The partnership between General Motors and Honda is expanding as the two companies are going electric together.
As part of the latest agreement, the automakers will jointly develop two electric vehicles for Honda. Both be based on GM’s new electric vehicle platform and be powered by the company’s Ultium batteries.
The automakers didn’t go into specifics, but the platform is highly flexible and can be used to underpin everything from cars and trucks to crossovers and autonomous vehicles. While the models will be based on a GM platform, the architecture will be modified to “support Honda’s driving character.” The Japanese brand will also create unique interior and exterior designs for them.
However, there will be some notable GM touches as both models will have OnStar. We can also expect “GM’s hands-free advanced driver-assist technology.”
The vehicles will be built at GM plants in North America, and be offered in the United States and Canada. There’s no word on which form the vehicles will take, but sales are scheduled to begin in time for the 2024 model year.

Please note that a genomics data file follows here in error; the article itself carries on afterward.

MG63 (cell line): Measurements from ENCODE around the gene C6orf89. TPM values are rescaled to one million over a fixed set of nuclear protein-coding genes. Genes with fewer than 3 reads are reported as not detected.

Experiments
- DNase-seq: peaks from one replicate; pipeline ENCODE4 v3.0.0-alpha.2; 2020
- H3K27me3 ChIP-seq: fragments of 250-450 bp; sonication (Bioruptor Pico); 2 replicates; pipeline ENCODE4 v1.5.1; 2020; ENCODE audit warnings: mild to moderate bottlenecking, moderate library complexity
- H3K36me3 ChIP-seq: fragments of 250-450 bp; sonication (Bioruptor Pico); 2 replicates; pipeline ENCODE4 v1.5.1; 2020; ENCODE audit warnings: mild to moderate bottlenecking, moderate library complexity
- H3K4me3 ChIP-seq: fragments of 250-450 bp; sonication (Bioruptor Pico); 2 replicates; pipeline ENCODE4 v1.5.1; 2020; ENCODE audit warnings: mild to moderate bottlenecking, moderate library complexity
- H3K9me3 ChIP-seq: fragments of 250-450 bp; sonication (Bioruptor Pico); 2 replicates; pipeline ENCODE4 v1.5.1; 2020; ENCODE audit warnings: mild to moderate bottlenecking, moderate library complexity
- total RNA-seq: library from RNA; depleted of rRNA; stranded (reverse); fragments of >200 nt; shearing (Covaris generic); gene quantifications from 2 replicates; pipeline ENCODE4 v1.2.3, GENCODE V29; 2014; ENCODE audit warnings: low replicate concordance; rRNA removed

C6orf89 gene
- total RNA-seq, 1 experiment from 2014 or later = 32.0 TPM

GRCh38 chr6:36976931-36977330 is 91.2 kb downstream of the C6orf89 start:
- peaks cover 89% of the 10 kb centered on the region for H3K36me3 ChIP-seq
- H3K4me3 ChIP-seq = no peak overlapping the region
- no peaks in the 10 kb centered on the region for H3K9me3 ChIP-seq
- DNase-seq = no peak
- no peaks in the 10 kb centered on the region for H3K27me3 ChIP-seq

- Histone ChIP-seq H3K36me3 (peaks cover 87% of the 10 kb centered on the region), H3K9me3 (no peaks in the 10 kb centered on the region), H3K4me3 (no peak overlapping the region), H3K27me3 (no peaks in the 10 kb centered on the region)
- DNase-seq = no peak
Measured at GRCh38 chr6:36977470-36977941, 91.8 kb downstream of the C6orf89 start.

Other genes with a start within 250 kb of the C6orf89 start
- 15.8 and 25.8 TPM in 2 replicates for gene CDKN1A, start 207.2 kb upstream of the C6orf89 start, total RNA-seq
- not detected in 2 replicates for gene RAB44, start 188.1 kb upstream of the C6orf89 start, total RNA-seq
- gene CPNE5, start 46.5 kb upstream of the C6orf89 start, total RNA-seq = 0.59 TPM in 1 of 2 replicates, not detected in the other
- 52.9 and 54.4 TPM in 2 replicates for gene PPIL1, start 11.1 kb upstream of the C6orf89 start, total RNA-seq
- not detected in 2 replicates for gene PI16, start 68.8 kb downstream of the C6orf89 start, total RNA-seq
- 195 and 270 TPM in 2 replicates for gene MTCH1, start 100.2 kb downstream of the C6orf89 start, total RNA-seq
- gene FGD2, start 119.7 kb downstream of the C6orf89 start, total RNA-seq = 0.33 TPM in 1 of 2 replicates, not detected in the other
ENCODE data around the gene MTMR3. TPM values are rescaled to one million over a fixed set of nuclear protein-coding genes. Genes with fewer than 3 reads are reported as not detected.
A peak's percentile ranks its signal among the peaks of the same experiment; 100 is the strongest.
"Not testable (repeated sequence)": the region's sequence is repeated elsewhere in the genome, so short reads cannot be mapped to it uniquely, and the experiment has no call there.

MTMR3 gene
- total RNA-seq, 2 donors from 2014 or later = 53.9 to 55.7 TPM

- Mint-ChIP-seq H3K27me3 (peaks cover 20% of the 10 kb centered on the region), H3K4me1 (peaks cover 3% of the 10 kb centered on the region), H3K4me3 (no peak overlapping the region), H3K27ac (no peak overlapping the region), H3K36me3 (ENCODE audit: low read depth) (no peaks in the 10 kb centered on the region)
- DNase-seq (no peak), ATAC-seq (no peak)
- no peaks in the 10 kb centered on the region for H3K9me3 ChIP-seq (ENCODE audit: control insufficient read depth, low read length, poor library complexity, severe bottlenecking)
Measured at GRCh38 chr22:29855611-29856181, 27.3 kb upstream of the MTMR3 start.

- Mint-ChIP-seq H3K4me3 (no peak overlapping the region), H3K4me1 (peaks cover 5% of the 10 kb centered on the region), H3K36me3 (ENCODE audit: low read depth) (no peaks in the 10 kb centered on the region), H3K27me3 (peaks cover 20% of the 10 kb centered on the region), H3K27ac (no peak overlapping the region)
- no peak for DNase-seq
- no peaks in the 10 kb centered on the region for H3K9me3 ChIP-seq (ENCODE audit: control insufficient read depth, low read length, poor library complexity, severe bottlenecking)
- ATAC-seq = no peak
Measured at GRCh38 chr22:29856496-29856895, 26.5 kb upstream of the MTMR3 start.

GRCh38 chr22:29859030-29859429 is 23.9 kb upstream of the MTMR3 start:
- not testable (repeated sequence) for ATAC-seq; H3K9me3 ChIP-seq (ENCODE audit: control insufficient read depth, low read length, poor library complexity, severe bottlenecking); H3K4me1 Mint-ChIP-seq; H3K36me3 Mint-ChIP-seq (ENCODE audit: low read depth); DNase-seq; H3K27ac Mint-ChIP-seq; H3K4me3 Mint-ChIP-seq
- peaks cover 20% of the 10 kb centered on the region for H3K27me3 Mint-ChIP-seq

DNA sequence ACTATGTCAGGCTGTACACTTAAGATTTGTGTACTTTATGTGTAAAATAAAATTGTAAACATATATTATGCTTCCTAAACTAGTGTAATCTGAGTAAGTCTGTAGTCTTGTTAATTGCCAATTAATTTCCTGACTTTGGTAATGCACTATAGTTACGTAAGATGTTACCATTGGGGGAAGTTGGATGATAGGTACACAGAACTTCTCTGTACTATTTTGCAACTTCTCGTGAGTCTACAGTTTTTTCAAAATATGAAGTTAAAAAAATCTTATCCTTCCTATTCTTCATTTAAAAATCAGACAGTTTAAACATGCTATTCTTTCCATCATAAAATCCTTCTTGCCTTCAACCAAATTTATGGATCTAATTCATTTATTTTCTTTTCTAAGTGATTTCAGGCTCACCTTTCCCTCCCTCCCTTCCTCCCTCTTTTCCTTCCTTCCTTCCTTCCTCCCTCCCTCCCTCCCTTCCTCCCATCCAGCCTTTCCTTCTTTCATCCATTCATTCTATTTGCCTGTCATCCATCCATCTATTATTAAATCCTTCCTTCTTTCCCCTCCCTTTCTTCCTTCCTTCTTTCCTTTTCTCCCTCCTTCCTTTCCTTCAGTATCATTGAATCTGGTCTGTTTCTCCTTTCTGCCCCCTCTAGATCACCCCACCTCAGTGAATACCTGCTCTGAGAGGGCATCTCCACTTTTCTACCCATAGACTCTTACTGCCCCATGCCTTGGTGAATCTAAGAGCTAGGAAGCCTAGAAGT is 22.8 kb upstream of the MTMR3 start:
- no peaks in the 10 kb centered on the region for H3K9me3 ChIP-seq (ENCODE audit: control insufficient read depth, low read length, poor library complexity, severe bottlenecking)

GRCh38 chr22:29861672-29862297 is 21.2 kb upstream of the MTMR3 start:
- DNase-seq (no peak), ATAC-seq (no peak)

In a statement, American Honda Motor executive vice president Rick Schostek said “This collaboration will put together the strength of both companies, while combined scale and manufacturing efficiencies will ultimately provide greater value to customers.” He added the partnership will “unlock economies of scale to accelerate our electrification roadmap and advance our industry-leading efforts to reduce greenhouse gas emissions.”
His sentiments were echoed by GM’s executive vice president of Global Product Development, Purchasing and Supply Chain who said “This agreement builds on our proven relationship with Honda, and further validates the technical advancements and capabilities of our Ultium batteries and our all-new EV platform.” Doug Parks went on to say GM has a “terrific history of working closely with Honda” and the latest partnership will help to make the company’s EV program profitable through increased scale and capacity utilization.